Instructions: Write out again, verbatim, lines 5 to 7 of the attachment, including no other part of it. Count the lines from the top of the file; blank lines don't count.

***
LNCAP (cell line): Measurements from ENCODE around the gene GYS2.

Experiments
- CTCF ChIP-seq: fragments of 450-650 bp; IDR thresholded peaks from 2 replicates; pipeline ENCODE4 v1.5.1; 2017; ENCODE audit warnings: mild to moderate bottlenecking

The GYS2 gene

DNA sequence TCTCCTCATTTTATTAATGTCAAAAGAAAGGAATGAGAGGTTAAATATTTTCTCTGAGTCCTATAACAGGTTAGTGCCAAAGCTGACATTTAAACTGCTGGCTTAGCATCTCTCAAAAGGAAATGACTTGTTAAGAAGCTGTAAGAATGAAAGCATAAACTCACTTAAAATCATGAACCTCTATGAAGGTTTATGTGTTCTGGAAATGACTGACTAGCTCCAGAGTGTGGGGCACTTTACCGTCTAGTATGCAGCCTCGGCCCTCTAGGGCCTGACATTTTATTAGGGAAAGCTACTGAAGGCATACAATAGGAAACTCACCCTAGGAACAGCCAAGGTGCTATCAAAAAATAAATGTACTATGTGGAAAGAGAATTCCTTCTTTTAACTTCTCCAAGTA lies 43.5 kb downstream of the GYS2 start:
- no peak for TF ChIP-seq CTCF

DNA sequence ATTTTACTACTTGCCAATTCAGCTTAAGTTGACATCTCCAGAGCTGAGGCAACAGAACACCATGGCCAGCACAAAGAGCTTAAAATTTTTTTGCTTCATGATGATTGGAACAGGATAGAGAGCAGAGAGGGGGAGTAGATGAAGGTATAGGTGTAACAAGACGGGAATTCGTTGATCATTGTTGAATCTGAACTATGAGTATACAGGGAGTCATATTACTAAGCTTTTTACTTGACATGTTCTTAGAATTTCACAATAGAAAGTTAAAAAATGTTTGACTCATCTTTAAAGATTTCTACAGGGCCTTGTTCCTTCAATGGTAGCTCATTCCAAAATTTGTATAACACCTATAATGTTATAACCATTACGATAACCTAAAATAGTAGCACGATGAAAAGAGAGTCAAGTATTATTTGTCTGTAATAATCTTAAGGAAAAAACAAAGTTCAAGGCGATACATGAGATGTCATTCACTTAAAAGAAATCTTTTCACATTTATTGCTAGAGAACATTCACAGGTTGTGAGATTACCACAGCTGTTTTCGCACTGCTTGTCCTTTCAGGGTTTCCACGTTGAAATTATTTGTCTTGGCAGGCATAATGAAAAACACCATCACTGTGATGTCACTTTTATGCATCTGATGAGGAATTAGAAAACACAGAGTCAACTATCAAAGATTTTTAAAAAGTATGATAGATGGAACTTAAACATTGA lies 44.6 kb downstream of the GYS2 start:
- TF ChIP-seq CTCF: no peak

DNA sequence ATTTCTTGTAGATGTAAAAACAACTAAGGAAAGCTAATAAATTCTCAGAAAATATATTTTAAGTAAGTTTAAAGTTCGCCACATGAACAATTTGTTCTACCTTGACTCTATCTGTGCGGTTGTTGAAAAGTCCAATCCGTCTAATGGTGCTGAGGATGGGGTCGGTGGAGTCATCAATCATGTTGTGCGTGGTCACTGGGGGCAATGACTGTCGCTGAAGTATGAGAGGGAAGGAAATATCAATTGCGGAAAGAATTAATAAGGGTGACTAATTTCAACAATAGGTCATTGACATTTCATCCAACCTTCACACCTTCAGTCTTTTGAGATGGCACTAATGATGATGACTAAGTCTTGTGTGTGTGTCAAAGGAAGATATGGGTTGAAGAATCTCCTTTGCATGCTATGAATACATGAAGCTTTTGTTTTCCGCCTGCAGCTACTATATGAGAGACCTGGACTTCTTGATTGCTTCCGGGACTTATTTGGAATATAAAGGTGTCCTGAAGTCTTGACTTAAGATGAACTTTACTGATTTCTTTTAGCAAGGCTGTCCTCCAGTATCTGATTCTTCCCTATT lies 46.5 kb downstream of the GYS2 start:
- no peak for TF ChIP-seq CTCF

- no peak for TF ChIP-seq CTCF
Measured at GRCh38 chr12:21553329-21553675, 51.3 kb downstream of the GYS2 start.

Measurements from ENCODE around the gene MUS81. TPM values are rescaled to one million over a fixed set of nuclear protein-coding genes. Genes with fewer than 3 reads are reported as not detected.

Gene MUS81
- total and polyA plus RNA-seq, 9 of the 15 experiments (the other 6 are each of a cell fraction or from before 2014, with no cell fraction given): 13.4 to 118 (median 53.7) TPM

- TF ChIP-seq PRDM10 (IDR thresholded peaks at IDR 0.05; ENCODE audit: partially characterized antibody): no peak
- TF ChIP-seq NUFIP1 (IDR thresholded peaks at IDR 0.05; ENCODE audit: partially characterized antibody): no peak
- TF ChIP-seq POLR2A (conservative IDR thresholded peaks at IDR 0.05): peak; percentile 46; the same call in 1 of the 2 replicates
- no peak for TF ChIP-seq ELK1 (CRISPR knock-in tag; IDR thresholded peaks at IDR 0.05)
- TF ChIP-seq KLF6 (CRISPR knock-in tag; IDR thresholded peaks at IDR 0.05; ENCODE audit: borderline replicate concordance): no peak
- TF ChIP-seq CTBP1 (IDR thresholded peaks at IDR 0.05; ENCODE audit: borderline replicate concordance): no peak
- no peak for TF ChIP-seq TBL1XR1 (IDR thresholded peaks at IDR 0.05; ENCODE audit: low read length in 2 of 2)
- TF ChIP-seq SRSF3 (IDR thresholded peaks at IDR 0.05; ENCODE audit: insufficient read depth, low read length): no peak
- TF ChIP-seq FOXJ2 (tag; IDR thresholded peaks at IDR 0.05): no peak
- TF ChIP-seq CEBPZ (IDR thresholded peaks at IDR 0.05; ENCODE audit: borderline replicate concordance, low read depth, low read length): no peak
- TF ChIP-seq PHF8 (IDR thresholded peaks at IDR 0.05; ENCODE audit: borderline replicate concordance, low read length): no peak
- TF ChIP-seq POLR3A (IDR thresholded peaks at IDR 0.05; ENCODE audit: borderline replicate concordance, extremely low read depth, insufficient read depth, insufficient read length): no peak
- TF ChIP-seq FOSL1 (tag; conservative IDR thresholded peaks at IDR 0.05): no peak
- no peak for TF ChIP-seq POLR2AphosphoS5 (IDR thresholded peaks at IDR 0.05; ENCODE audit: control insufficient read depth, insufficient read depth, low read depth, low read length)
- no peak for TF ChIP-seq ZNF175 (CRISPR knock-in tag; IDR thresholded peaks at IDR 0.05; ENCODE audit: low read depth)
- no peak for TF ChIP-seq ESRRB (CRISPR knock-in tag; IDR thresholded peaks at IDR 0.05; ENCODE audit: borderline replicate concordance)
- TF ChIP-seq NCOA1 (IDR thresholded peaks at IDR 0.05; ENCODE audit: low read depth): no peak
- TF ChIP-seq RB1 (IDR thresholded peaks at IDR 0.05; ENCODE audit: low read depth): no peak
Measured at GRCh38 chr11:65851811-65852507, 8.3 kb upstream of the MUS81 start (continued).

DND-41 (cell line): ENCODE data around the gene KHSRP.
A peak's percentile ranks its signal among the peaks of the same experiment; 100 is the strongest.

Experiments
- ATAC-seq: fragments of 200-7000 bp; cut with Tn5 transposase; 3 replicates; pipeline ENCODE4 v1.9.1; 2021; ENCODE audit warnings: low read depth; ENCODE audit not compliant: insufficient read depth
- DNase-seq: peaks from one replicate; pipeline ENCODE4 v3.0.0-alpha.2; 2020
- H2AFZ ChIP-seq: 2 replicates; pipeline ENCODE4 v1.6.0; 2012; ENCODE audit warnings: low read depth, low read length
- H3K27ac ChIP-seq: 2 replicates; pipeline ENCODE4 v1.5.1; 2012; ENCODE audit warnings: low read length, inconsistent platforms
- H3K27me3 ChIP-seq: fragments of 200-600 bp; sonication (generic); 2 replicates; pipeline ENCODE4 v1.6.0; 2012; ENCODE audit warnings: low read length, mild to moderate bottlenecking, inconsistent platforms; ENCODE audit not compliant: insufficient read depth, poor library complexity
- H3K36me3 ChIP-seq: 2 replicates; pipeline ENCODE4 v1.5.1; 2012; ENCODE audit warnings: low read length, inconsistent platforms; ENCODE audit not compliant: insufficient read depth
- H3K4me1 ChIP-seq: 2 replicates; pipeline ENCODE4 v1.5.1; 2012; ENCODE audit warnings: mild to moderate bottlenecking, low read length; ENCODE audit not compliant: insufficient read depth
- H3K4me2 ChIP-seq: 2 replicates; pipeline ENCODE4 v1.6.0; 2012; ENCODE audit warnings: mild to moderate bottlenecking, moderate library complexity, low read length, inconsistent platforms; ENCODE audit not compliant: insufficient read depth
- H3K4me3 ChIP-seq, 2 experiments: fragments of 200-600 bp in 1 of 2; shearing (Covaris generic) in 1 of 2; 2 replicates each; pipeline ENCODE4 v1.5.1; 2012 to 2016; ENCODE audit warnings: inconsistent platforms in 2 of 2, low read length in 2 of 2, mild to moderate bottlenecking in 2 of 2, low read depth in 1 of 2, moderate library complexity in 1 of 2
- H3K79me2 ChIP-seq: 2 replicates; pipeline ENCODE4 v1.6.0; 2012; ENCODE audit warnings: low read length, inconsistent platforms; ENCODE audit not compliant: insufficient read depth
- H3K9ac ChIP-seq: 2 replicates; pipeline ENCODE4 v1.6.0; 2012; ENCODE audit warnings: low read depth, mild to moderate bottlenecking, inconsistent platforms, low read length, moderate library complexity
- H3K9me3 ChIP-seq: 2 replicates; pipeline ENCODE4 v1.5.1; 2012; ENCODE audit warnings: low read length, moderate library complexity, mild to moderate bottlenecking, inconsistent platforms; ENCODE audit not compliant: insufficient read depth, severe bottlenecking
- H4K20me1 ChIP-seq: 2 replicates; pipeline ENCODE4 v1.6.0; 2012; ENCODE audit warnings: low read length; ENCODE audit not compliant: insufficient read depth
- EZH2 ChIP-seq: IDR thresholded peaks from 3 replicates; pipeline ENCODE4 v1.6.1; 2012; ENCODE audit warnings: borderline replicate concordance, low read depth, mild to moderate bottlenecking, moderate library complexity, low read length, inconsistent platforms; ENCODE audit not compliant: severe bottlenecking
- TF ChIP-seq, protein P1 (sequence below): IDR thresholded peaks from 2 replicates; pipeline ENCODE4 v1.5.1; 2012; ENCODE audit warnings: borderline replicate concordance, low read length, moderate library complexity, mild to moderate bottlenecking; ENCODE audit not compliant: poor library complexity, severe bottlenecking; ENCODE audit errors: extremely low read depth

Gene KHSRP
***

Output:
DNA sequence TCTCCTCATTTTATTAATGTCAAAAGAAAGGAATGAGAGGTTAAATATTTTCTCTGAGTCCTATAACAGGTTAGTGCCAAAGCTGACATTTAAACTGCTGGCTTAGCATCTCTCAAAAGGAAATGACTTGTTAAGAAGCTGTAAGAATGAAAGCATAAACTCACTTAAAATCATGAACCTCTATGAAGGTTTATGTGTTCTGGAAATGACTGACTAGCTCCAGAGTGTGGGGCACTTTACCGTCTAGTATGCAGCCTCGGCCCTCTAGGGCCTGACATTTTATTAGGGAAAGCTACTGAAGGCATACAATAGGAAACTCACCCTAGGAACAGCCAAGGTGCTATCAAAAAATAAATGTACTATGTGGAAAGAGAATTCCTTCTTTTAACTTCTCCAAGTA lies 43.5 kb downstream of the GYS2 start:
- no peak for TF ChIP-seq CTCF

DNA sequence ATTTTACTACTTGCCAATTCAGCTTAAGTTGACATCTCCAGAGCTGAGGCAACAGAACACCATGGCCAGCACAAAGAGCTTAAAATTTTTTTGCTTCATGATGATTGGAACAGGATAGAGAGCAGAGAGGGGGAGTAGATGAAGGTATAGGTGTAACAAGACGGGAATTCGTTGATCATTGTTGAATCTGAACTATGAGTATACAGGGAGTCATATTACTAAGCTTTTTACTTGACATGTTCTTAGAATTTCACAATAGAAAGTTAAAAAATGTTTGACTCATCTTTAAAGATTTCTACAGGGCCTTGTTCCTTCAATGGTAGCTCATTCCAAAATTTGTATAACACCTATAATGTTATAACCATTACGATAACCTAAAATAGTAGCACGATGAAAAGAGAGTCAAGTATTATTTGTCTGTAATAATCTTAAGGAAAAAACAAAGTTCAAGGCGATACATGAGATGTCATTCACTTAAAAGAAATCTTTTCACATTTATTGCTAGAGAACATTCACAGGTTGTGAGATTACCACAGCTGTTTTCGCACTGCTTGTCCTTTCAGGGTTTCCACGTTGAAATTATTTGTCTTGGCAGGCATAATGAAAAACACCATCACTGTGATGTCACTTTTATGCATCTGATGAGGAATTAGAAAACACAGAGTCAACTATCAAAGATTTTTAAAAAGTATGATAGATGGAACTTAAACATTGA lies 44.6 kb downstream of the GYS2 start: